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 DISCOVER THE PSYCHOLOGY-BACKED TECHNIQUES EVERY BUSINESS WRITER NEEDS TO KNOW

(AND BECOME A BETTER COMMUNICATOR AND SMARTER MARKETER)

Turn your mild-mannered customer into a Hero and convert them quicker


Animated person waving

Storytelling in business is one of the most powerful communication tools in your marketing toolbox, but most people have no idea how or where to start. The big mistake that businesses make is that what they think is relevant to their customer doesn’t actually relate to their customer.

  • A powerful story comes from defining what your customers want and connecting it with their desired outcome.

In his best-selling book, Building a StoryBrand, Donald Miller explains his 7-part Storybrand framework. He describes the 7 elements of the story as: 1. A Character 2. Has a Problem 3. And meets a Guide 4. Who gives them a Plan 5. And calls them to Action 6. That helps them avoid Failure 7. And ends in a Success

Use this framework to help your brand create a clear transformation for your customers to become the hero in the story.



Source of Inspiration: Donald Miller Storybrand


1. A Character: This character is your customer who will eventually become the hero. You can base them on your customer avatar. At the start of your story, they are stuck in the status quo, ignoring the problem.


You want to identify the trigger point that makes them search for a solution to their problem. It is this search that will drive the plot forward. When you define clearly what your customer wants, you then want to invite them into a very specific story and show them you understand what motivates them.

Miller defines 7 core desires that can drive your hero: 1. Save time 2. Gain status 3. Save money 4. Make money 5. Gain meaning 6. Build social networks 7. Being generous.

Ask: What motivates your customer? What is the trigger point? And what led to that trigger?

2. Has a Problem:

The hero’s story begins when their stability disappears, what happens after the trigger point and they face an adversity - a common villain that's stopping your hero from achieving their goal.

What problems do your customers face?

  • External Problems: These are the surface issues often seen as the symptoms of the root problem. Think of what they are Googling when they are looking for help. ie: Low website traffic, low sales.

  • Internal Problem: When they haven't found a solution what feeling do they experience? In most B2B situations, this can be expressed as being overwhelmed, frustrated, unsure, or confused.

3. And Meets a Guide

This is the big paradigm shift in the story. Your Customers aren’t looking for a hero - they’re looking for a guide. This is where you come in. YOU are the guide to help them overcome the problem. How do you do that? 1. Empathy 2. Authority

Use Empathy and express an understanding of your customer's internal challenge, pain and frustration. Then showcase your social proof to build authority and credibility.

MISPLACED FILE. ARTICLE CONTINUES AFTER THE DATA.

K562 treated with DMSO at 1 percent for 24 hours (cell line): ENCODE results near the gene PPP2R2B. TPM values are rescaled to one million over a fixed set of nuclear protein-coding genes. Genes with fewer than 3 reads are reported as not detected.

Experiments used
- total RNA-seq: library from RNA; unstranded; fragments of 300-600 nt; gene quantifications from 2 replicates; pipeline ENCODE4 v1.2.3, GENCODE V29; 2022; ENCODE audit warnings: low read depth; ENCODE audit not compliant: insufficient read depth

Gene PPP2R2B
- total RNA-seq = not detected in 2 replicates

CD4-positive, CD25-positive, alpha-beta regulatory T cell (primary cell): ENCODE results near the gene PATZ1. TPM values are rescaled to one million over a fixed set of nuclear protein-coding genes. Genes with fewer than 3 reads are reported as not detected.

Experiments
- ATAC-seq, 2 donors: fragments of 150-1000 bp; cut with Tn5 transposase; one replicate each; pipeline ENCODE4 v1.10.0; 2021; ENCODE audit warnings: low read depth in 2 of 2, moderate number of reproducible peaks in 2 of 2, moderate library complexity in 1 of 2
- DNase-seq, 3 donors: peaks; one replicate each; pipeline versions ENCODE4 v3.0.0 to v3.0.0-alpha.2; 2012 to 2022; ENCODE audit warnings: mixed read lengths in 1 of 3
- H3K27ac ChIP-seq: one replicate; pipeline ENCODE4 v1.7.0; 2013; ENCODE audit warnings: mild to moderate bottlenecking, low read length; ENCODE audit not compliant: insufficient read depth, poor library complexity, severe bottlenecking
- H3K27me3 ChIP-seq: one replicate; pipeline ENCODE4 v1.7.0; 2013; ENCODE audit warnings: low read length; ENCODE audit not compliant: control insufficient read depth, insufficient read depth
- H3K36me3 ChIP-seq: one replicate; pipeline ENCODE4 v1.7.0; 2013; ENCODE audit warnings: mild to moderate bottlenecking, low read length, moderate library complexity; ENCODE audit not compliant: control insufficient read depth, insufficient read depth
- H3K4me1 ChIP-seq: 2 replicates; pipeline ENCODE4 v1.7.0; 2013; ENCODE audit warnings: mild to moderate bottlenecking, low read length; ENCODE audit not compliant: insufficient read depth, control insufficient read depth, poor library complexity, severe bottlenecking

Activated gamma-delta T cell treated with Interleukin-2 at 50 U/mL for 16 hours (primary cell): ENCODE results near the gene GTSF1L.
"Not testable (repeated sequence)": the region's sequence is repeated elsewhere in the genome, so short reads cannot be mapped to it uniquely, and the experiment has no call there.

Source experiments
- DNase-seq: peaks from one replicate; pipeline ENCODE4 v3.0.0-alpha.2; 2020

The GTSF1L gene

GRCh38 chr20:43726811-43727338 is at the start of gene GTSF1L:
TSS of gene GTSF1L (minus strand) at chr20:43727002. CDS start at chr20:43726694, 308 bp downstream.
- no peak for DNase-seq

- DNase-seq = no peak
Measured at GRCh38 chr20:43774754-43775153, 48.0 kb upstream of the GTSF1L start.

4. Who Gives Them a Plan

If you ask for the sale now, you will most likely scare your customer away. They are still unsure and have unanswered questions filled with objections.

How do you overcome this? You need to give your customers a plan. Something simple, just two or three steps that explain how easy it is to work with you and how you 1. Alleviate Confusion 2. Alleviate Fear

Make it easy for them to say yes and want to do business with you.

5. And Calls Them To Action

Finally, the time has come to ask for the sale. Customers do not take action unless they are called to action.

As the guide, you can do this through either a: 1. Direct Call to Action (the Buy Now button) should be clear and give them a reason why. 2. Transitional Call to Action this could be a lead magnet, free trial, discovery call.

6. That Helps Them Avoid Failure

This is a classic piece of storytelling. Heroes are compelled into action because something is at stake. Your customers want to avoid a tragic ending,

Tell your hero what will happen if they DON'T take action. What are the negative consequences of not solving the problem?

7. A Vision for the future that Ends In A Success

Successful brands make their benefits and outcomes clear. Paint a picture of your customer’s happily ever after. Use emotive words and images, show them how your services will positively affect their lives.

You may have noticed that there are 3 underlying questions throughout this framework: 1. What does the hero want? 2. Who or what is opposing the hero from getting what they want? 3. What will the hero’s life look like if they do (What's the transformation they are hoping for?) or do not get what they want? (What opportunities are they missing if they don't solve this problem?)


The Chatbooks advert is one of my favourite examples of the heros journey. Take a look and see if you can spot the 7 steps.


Now that you know - go and create a story that aligns with your customers journey and turns your customer into the hero.


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SOURCE: DONALD MILLER STORYBRAND

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